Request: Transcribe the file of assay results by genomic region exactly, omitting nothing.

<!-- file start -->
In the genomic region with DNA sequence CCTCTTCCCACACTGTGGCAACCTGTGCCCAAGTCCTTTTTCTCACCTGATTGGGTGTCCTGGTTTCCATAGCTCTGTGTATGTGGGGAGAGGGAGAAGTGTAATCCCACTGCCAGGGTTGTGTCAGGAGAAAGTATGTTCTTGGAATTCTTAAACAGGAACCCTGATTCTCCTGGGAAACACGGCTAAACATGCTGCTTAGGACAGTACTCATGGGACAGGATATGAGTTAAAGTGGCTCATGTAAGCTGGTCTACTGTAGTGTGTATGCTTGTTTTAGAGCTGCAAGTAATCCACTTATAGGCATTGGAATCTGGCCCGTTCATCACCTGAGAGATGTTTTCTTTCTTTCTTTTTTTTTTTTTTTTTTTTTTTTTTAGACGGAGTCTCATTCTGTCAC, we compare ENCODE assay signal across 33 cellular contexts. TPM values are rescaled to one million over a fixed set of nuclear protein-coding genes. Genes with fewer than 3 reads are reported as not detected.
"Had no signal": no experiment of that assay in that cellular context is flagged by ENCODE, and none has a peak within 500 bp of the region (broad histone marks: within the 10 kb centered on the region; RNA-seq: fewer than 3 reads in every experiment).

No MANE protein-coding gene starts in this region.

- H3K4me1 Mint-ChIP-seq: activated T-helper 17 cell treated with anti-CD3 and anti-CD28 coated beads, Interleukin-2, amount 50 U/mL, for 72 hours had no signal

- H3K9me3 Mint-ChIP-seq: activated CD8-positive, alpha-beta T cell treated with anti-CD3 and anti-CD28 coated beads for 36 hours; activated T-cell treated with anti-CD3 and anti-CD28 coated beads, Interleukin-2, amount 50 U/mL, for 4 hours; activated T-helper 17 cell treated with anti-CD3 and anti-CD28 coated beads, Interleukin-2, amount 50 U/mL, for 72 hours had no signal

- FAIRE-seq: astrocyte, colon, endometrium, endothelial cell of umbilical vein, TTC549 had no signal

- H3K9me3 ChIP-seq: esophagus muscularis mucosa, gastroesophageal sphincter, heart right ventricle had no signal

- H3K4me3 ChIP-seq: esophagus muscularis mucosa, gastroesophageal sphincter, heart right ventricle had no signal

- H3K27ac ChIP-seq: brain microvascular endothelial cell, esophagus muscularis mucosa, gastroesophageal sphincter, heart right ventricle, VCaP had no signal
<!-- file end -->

In the genomic region with DNA sequence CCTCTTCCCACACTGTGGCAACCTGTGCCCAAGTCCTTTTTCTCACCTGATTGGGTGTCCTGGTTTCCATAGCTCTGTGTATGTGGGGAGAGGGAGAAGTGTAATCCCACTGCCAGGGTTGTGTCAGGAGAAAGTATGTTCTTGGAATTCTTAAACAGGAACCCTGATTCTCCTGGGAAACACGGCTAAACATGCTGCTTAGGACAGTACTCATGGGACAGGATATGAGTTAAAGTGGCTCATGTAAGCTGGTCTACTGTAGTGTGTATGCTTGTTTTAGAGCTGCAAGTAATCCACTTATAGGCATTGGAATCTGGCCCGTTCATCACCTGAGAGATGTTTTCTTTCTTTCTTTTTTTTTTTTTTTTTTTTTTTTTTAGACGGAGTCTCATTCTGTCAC, we compare ENCODE assay signal across 33 cellular contexts. TPM values are rescaled to one million over a fixed set of nuclear protein-coding genes. Genes with fewer than 3 reads are reported as not detected.
"Had no signal": no experiment of that assay in that cellular context is flagged by ENCODE, and none has a peak within 500 bp of the region (broad histone marks: within the 10 kb centered on the region; RNA-seq: fewer than 3 reads in every experiment).

No MANE protein-coding gene starts in this region.

- H3K4me1 Mint-ChIP-seq: activated T-helper 17 cell treated with anti-CD3 and anti-CD28 coated beads, Interleukin-2, amount 50 U/mL, for 72 hours had no signal

- H3K9me3 Mint-ChIP-seq: activated CD8-positive, alpha-beta T cell treated with anti-CD3 and anti-CD28 coated beads for 36 hours; activated T-cell treated with anti-CD3 and anti-CD28 coated beads, Interleukin-2, amount 50 U/mL, for 4 hours; activated T-helper 17 cell treated with anti-CD3 and anti-CD28 coated beads, Interleukin-2, amount 50 U/mL, for 72 hours had no signal

- FAIRE-seq: astrocyte, colon, endometrium, endothelial cell of umbilical vein, TTC549 had no signal

- H3K9me3 ChIP-seq: esophagus muscularis mucosa, gastroesophageal sphincter, heart right ventricle had no signal

- H3K4me3 ChIP-seq: esophagus muscularis mucosa, gastroesophageal sphincter, heart right ventricle had no signal

- H3K27ac ChIP-seq: brain microvascular endothelial cell, esophagus muscularis mucosa, gastroesophageal sphincter, heart right ventricle, VCaP had no signal